For UK residents traveling to Norway or Iceland, there will soon be a cap on mobile roaming charges as part of a recent trade agreement between the countries.
Last July, the UK signed a free trade agreement with Norway, Iceland and Liechtenstein, a triumvirate of markets notable for not being members of the European Union (EU), but members of the neighboring European Economic Area (EEA), which is essentially expands the EU single market to several additional countries that are members of the European Free Trade Association (EFTA).
UK after Brexit
Residents of the EU and EEA have been able to use their domestic data, voice and SMS packages across the region since new roaming pricing rules came into effect in 2017, which are a game-changer for both leisure and business travellers. . However, following its official exit from the EU in January 2020, these rules no longer applied to UK residents, and the decision to charge a deductible to those traveling abroad remains with the individual mobile networks. While some networks have vowed not to change anything, the reality is that most of them have reintroduced some form of charge or cap – meanwhile, the EU recently committed to not paying roaming charges for another ten years.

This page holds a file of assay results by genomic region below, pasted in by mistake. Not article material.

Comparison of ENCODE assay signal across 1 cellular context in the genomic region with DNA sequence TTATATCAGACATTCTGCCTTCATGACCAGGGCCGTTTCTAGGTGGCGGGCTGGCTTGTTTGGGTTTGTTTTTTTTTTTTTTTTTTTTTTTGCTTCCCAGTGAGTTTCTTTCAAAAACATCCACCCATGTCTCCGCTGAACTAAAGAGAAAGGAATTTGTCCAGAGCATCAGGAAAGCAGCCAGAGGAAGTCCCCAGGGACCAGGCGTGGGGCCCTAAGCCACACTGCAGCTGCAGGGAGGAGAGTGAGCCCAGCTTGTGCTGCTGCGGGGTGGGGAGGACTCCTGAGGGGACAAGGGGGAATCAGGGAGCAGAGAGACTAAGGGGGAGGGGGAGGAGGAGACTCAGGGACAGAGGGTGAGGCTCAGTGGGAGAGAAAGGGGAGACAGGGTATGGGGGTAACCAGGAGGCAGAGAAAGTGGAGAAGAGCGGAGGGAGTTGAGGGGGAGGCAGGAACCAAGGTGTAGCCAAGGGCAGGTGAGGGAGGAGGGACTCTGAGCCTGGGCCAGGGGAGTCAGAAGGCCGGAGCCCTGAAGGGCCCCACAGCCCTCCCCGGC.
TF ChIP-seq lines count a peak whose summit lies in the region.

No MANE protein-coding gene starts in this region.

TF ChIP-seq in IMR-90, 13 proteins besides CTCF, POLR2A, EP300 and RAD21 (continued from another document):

So against this backdrop, Britain’s latest announcement is likely to be met with something like a cold shrug. It’s also worth noting that the agreement doesn’t necessarily eliminate roaming charges entirely, as it simply “caps” charges – no information was provided on what those caps would be.
The law stemming from this agreement is not expected to be passed until next year, after which the UK said it plans to “work with mobile operators to ensure the savings generated by this cap are passed on to consumers”.
A curious omission in all of this is the Principality of Liechtenstein, which, although part of the free trade agreement signed last year, does not really appear in this roaming agreement. The reason seems to be due to the fact that Liechtenstein is not a party to “mobile roaming regulations due to their bandwidth”. The UK is keen to indicate that this may change in the future. So it’s something.